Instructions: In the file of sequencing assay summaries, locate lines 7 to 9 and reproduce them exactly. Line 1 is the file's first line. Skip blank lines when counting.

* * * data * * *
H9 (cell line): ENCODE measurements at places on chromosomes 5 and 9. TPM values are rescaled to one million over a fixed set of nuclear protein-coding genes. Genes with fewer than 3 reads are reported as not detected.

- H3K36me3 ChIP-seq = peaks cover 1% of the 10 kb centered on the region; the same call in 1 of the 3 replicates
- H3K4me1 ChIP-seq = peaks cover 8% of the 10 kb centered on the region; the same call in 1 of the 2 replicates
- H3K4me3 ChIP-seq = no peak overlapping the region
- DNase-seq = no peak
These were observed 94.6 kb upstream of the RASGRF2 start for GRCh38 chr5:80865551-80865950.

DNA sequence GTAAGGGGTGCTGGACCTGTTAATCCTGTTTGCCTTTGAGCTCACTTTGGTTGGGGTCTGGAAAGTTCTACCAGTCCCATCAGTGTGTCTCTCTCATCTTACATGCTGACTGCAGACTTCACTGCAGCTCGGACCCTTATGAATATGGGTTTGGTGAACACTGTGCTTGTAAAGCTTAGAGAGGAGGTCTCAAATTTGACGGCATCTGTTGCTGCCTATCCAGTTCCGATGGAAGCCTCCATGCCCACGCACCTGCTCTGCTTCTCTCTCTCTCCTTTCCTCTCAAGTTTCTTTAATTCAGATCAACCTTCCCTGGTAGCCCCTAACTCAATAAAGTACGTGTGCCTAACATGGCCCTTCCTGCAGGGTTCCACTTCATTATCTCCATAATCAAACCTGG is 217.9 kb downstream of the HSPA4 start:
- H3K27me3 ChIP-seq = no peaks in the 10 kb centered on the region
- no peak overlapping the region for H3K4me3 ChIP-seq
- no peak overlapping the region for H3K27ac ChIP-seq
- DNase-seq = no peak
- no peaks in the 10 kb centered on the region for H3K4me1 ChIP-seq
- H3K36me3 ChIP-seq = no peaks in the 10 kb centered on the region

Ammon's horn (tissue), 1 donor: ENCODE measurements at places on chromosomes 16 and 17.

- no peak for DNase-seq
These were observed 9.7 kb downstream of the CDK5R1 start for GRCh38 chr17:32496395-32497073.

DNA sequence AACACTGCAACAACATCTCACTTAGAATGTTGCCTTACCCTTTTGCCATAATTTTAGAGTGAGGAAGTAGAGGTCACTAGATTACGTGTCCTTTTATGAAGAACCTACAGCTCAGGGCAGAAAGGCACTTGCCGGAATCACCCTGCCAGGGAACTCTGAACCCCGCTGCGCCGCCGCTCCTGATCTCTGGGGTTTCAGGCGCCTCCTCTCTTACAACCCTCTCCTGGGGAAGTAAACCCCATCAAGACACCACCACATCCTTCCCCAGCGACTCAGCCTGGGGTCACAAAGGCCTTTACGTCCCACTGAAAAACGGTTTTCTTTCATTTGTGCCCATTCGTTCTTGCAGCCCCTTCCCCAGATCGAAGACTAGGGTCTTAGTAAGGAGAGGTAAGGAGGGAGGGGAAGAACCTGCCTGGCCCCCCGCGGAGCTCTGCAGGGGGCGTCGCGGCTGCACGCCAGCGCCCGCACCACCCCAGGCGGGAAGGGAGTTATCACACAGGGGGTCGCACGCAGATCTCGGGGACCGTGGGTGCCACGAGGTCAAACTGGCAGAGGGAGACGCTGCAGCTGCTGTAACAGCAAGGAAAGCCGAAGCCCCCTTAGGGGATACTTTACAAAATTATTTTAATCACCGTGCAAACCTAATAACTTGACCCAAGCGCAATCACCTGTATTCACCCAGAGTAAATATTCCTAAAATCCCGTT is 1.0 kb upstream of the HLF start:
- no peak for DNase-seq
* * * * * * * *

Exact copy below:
DNA sequence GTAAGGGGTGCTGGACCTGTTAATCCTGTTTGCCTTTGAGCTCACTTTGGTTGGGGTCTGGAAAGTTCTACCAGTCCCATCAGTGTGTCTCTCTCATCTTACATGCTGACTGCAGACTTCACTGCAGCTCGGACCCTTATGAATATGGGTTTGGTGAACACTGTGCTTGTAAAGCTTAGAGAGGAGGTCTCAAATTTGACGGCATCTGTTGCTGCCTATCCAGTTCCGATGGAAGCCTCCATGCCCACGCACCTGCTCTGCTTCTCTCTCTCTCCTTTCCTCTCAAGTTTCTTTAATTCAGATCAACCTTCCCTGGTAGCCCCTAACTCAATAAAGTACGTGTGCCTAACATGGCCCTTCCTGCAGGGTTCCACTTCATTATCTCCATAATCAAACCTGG is 217.9 kb downstream of the HSPA4 start:
- H3K27me3 ChIP-seq = no peaks in the 10 kb centered on the region
- no peak overlapping the region for H3K4me3 ChIP-seq